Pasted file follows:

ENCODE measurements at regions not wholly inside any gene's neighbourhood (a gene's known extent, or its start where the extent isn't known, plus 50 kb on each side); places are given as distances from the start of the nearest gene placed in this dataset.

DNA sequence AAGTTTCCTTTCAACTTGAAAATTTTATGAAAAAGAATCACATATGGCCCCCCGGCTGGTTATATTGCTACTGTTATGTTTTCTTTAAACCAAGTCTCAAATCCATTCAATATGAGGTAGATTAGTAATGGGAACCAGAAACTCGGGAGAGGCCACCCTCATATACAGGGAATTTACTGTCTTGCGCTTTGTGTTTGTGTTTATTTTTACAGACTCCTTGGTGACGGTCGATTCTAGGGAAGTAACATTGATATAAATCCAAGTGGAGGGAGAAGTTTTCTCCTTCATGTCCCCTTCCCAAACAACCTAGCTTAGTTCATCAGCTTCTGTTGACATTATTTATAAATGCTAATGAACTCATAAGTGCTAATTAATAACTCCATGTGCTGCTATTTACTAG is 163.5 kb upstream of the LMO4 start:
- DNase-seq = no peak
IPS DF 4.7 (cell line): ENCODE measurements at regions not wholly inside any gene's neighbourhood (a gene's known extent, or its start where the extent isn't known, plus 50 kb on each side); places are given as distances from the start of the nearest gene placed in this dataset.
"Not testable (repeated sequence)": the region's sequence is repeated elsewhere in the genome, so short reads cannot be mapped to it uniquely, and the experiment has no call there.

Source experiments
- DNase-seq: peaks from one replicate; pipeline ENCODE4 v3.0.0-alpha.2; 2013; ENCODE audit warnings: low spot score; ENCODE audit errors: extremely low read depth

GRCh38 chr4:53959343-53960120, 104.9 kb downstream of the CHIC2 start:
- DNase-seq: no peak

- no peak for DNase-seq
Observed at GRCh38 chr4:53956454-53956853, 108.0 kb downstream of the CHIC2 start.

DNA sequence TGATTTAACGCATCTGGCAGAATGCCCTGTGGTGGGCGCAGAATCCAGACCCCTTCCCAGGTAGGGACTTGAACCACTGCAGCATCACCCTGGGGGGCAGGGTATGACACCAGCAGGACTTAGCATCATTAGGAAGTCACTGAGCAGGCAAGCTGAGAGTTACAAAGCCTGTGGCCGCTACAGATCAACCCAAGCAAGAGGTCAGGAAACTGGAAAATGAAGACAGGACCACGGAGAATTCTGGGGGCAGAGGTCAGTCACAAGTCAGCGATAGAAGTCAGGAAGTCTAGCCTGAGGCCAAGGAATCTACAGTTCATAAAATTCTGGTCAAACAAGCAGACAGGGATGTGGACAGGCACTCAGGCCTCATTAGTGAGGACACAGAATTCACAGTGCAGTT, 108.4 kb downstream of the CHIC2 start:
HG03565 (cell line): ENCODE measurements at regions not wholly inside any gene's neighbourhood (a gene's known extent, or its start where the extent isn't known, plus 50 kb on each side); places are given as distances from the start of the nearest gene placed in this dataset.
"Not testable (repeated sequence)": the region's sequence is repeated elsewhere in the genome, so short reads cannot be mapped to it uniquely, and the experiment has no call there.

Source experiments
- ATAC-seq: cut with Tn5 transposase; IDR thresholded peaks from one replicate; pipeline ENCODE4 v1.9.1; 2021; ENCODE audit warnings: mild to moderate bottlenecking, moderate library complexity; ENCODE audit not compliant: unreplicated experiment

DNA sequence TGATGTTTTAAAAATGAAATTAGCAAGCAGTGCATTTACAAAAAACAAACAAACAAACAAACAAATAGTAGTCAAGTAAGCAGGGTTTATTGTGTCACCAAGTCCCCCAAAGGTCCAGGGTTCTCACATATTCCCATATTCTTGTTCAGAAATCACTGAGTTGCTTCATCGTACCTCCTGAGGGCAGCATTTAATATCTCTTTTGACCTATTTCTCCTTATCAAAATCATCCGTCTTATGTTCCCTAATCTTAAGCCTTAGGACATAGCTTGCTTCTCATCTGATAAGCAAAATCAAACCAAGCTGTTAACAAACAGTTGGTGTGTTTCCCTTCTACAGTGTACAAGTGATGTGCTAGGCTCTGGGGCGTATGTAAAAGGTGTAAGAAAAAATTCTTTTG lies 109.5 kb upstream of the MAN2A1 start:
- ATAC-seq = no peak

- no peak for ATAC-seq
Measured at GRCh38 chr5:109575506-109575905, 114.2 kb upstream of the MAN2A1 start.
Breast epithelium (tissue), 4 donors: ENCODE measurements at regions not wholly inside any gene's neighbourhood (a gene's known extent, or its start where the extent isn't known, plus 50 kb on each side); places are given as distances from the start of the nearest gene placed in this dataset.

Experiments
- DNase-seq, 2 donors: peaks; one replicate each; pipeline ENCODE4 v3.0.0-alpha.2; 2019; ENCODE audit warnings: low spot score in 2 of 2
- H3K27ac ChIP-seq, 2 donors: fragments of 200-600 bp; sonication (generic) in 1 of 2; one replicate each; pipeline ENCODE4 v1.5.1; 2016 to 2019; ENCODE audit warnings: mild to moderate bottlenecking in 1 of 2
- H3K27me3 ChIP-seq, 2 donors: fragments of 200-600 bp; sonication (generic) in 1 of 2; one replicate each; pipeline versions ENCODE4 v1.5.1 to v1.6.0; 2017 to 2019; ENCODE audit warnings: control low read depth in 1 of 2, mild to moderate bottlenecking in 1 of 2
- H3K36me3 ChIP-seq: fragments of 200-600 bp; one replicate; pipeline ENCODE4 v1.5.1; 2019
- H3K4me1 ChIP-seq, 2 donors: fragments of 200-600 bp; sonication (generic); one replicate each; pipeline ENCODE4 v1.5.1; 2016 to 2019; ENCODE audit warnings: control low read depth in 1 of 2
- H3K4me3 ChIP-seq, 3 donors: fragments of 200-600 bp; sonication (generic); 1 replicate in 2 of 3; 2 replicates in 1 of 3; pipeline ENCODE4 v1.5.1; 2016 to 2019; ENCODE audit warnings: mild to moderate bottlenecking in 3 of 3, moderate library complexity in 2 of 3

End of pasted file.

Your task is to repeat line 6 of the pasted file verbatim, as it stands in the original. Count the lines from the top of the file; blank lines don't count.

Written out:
Source experiments